Shares for Lufax, a technology-powered Chinese personal finance platform, debuted on the stock market Friday as it raised nearly $2.4 billion through an initial public offering steered by Skadden and Kirkland to fund general corporate activity.
This week in London has seen Nigeria take aim at the U.K.'s National Crime Agency and a former dictator, British broadcasting giant Sky target scores of insurers and a mortgage portfolio company sue Simmons & Simmons LLP. Here, Law360 looks at those and other new claims in the U.K.
The Second Circuit on Friday opened a door for the Consumer Financial Protection Bureau to salvage a previously dismissed lawsuit against litigation funder RD Legal, kicking the case back to New York federal court for consideration of whether the agency's current director can reauthorize the case following the U.S. Supreme Court's ruling on the agency's constitutionality.
Deutsche Bank AG on Thursday said it has received a regulatory green light to make its Americas general counsel head of the region's strategy and governance initiatives and CEO of its trust company.
Credit Suisse promoted one of its leading lawyers to general counsel for investment banking after her predecessor left the company to start a legal consulting business, the company confirmed Thursday.
Community advocates filed a lawsuit in D.C. federal court Thursday challenging the Consumer Financial Protection Bureau's recent repeal of ability-to-repay underwriting requirements for payday lenders, arguing the agency used shoddy analysis and slanted reasoning to reach a preordained conclusion that shouldn't be allowed to stand.
The U.S. Commodity Futures Trading Commission issued a memo to its enforcement division staff Thursday detailing the scenarios used to recommend reduced fines when firms cooperate, the latest effort the commission says will provide more transparency in its examinations and enforcement actions.
Investor Bent Philipson has reportedly bought a South Florida medical center for $23.95 million, CIBC is said to have loaned $55.8 million for a portfolio of Illinois industrial properties and a Brookfield venture has reportedly landed $475 million in refinancing for an Illinois mall.
Goldman Sachs' record FCPA settlement for its role in a $1.6 billion bribery scheme should serve as an example of what happens when red flags by a company's compliance department are ignored, while also underscoring the need for better training and more resources for the compliance team.
Digital banking company Chime Financial and its customers on Wednesday got initial approval of a proposed settlement agreement from a California federal judge, which would end claims stemming from disruption of the company's services in October 2019.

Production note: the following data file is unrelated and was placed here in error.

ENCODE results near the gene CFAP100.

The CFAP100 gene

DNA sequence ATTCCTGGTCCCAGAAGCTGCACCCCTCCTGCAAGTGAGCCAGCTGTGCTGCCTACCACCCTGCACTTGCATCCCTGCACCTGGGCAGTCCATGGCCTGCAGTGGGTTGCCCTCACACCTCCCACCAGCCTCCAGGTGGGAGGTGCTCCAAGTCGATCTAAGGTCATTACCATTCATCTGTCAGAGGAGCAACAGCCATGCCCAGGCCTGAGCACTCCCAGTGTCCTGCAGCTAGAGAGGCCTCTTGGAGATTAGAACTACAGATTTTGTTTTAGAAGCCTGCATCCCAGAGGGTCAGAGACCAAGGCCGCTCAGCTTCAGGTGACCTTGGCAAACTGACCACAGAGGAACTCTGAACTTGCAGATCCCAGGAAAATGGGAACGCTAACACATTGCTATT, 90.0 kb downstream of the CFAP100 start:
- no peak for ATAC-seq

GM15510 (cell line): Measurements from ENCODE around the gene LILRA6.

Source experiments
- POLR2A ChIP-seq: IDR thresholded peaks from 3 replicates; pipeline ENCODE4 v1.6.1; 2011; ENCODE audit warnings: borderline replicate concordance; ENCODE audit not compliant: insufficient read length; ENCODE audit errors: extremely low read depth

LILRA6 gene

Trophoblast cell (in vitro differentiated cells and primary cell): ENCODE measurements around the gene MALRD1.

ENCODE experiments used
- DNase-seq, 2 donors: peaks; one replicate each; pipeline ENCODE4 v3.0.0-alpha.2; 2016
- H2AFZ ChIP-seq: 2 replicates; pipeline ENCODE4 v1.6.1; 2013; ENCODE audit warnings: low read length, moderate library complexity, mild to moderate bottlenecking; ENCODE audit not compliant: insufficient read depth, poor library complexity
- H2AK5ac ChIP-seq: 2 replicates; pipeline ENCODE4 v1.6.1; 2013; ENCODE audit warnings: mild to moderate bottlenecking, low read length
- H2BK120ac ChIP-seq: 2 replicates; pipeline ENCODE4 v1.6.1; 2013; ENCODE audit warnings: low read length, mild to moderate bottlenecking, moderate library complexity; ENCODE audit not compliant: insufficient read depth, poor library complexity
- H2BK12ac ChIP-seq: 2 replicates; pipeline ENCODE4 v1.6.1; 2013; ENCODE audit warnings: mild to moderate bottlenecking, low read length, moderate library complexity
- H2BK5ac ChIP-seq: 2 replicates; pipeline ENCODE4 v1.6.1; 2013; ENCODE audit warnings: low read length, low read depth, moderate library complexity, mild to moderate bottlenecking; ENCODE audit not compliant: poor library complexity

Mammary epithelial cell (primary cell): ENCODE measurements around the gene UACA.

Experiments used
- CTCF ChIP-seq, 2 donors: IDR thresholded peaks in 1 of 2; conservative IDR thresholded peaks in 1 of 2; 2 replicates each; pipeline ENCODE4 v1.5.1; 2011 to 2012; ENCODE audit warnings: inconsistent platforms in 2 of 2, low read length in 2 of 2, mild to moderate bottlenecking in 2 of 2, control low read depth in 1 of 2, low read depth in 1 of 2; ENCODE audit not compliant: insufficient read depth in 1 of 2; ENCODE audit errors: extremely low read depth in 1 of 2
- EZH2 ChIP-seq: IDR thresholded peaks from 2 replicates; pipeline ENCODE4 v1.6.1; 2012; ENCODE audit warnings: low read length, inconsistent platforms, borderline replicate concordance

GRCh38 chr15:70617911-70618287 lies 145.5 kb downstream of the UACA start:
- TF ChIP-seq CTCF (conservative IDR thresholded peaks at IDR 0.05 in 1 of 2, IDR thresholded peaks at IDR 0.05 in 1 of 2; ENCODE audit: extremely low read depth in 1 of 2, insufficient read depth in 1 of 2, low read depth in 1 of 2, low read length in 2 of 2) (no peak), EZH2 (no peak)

A group of Texas landlords lodged a bid to block a nationwide eviction moratorium, another BigLaw firm is battling with its landlord over rent during the pandemic, and several major retailers such as Kohl's and J. Crew face claims they unlawfully charged or collected tax on the sales of face masks.
New York's Department of Financial Services issued guidance on Thursday saying that banks, cryptocurrency companies and other financial institutions under its oversight need to begin preparing for the financial impacts of climate change, becoming the first banking regulator in the U.S. to lay out such risk management expectations.
A Washington federal judge has certified a class of investors suing online real estate data company Zillow for allegedly hiding it was being investigated for its co-marketing practices, causing its stock price to drop when the truth came to light.
The chief of the U.S. Securities and Exchange Commission's cyber unit and an ex-SEC enforcement attorney offered starkly different assessments regarding the agency's effectiveness in regulating cryptocurrency on Wednesday, highlighting the tension between the agency and the crypto industry.
A California federal judge turned down a proposed $3.3 million settlement between M&T Bank Corp. and a proposed class of homeowners Wednesday, finding that a lack of information made it difficult to assess the deal's fairness.
Attorneys speaking at a panel on the success of the U.S. Securities and Exchange Commission's whistleblower program, which just closed a record year before landing its largest bounty ever, had plenty of advice on Wednesday with an overarching message: "Hug your whistleblower."
The Office of the Comptroller of the Currency said Wednesday that it has granted conditional approval to Social Finance Inc.'s application for a full-service national bank charter, moving the online lender one step closer to launching SoFi Bank NA.
Ocwen Financial Corp. and Wells Fargo are arguing that a union pension fund's trustees shouldn't be allowed to use Ocwen's recent $11 million settlement in a mortgage misconduct suit in Florida as a pawn in their ERISA lawsuit in New York federal court.
HSBC Holdings PLC is bringing on the former general counsel at rival bank Barclays PLC as its top lawyer, the firm announced Wednesday.
Fidelity Investments' charitable arm's rapid liquidation of stock placed in a donor-advised fund by California philanthropists is akin to selling donated art on the street because Christie's auction house is closed, a Georgetown Law professor testified Wednesday in a Zoom bench trial over allegations that Fidelity negligently managed their donation.